Negotiation strategies

There are three types of negotiation strategy , namely the cooperative (also: integrative ), the compromise-ready and the competitive strategy . While the cooperative negotiation strategy seeks solutions to problems within the framework of cooperation and creates a win-win situation, the one that is willing to compromise aims at compromising . Cooperative strategies require a common goal of the negotiating partners, those willing to compromise recognize the deviating goals of the other negotiating participants and try to reconcile them by means of a compromise. Cooperative negotiation strategies are e.g. B. the Harvard concept , the dolphin strategy and win-win . The competitive negotiating strategy, on the other hand, regards the other negotiating party as an opponent to be defeated. It is geared towards confrontation , builds on mutual distrust and leads to a win-lose situation. The content of the negotiation can also be lies , threats , warnings , time pressure or bluffs . Competitive negotiation strategies (such as brinkmanship ) hold the risk for the uncooperative that the pressured opponent will later (e.g. if he is in an unassailable situation) take revenge. Typical confrontation negotiations are collective bargaining , salary negotiations , coalition negotiations or peace negotiations .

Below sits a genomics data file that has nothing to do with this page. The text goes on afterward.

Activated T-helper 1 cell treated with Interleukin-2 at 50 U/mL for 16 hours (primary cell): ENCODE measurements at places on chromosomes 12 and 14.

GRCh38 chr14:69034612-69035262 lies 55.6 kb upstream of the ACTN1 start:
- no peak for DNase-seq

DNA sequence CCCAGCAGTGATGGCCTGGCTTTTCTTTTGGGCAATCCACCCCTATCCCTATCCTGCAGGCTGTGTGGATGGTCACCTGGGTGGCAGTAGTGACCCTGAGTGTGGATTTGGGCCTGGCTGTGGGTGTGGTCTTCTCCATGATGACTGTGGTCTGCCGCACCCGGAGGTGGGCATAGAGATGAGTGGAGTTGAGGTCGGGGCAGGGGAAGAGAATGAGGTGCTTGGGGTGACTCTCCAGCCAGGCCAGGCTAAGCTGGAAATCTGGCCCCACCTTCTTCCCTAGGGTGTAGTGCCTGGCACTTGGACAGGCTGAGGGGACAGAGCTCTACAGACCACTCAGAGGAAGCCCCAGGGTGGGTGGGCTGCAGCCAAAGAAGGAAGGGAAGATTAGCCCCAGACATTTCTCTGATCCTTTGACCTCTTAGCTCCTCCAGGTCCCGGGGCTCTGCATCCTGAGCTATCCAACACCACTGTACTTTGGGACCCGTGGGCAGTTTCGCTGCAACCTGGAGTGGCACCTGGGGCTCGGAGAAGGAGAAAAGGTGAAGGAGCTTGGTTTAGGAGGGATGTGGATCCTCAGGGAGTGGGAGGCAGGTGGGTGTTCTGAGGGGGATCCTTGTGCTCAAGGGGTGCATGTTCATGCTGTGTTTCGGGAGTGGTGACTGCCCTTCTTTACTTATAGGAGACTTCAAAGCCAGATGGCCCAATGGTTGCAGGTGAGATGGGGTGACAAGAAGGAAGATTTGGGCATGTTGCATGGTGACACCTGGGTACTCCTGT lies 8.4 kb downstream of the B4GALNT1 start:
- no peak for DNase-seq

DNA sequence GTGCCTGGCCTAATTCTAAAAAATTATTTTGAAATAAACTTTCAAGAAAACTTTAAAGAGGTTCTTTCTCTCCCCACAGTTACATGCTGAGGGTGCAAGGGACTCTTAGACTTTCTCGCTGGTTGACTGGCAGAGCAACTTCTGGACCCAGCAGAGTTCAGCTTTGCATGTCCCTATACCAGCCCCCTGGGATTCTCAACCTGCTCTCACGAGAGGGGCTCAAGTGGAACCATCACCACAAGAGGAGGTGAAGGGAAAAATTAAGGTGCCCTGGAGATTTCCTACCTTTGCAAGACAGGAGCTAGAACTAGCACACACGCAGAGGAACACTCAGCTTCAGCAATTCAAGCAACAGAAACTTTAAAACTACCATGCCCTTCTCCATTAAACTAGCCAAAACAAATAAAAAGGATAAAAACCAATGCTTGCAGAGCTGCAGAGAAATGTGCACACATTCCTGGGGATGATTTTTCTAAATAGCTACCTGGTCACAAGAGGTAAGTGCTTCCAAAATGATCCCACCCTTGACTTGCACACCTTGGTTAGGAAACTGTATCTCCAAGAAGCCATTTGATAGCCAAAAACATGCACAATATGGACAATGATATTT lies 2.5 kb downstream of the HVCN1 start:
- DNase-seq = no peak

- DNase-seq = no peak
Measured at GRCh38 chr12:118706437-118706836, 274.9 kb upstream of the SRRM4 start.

Anyone who has power and, in particular, negotiating power can also ultimately negotiate. This power can be expressed in a one-sided dependence of the supplier on his customers ( suppliers in the automotive industry ), market power or a high market share . If the power positions of the negotiating parties differ from one another, this affects the negotiating leeway and shapes the negotiation from the outset.


Depending on the size and importance of the negotiation, each party appoints a negotiator, secretary and other negotiating members. The number of negotiating members should be the same for all parties. Reducing complexity is of central importance in conflict management . The complexity can be simplified either locally / personally by reducing the number of participants or in terms of content by reducing the number of decision alternatives. Conflicts can be reduced or eliminated by outsourcing, postponing and leaving out conflicting topics ( deadlock ) and concentrating on undisputed issues. The course of the negotiation is influenced by factual and personal factors, which in turn belong to the content or relationship level. A process management provides in talks to positively influencing the negotiation process and the negotiating atmosphere.

In the course of a negotiation, both non-verbal and strategic elements, but also negotiation aids (so-called seconds ) can accompany the dispute. In order to present one's own interests and to appreciate the interests of the opponents, very different "negotiation rituals" have developed in different cultures. Normally the individual phases of negotiation are not formally indicated or stated. It is more common to have a smooth transition from one phase to the next, while the opening and closing of a negotiation are often accompanied by a (non-verbal) signaling act . It is not always necessary to fix a compromise found in writing. In many areas it is also possible to conduct negotiations through implicit (conclusive) action .

Negotiation goals